The intensiﬁcation of the Urban Heat Island effect (UHI) is a problem that involves several ﬁelds, and new adequate solutions are required to mitigate its amplitude. The construction sector is strictly related with this phenomenon; in particular, roofs are the envelope components subject to the highest solar irradiance, hence any mitigation strategy should start from them and involve their appropriate design process.
For this purpose, cool materials, i.e. materials which are able to reﬂect a large amount of solar radiation and avoid overheating of building surfaces have been deeply analyzed in the last years both at building and urban scales, showing their beneﬁts especially in hot climates. However, green roofs also represent a possible way to cope with UHI, even if their design is not straightforward and requires taking into account many variables, strictly related with the local climatic conditions.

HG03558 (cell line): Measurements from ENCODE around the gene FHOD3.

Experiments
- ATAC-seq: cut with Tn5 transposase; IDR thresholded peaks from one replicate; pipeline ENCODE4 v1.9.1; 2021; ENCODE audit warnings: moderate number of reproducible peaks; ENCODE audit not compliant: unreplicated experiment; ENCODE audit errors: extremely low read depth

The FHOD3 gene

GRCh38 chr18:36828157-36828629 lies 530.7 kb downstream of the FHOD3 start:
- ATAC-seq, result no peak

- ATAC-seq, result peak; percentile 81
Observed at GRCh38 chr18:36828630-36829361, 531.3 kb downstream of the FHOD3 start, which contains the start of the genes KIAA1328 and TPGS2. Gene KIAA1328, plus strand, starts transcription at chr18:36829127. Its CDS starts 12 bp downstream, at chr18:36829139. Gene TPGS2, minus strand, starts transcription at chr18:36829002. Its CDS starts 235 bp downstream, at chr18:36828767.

In this context, the present paper proposes a comparison between cool roofs and green roofs for sev-eral Italian cities that are representative of different climatic conditions. In search of the most effective solution, the answers may be different depending on the perspective that leads the comparison, i.e. the need to reduce the energy consumption in buildings or the desire to minimize the contribution of the UHI effect.
V. Costanzo ∗, G. Evola, L. Marletta
Urban Heat Island Primary energy needs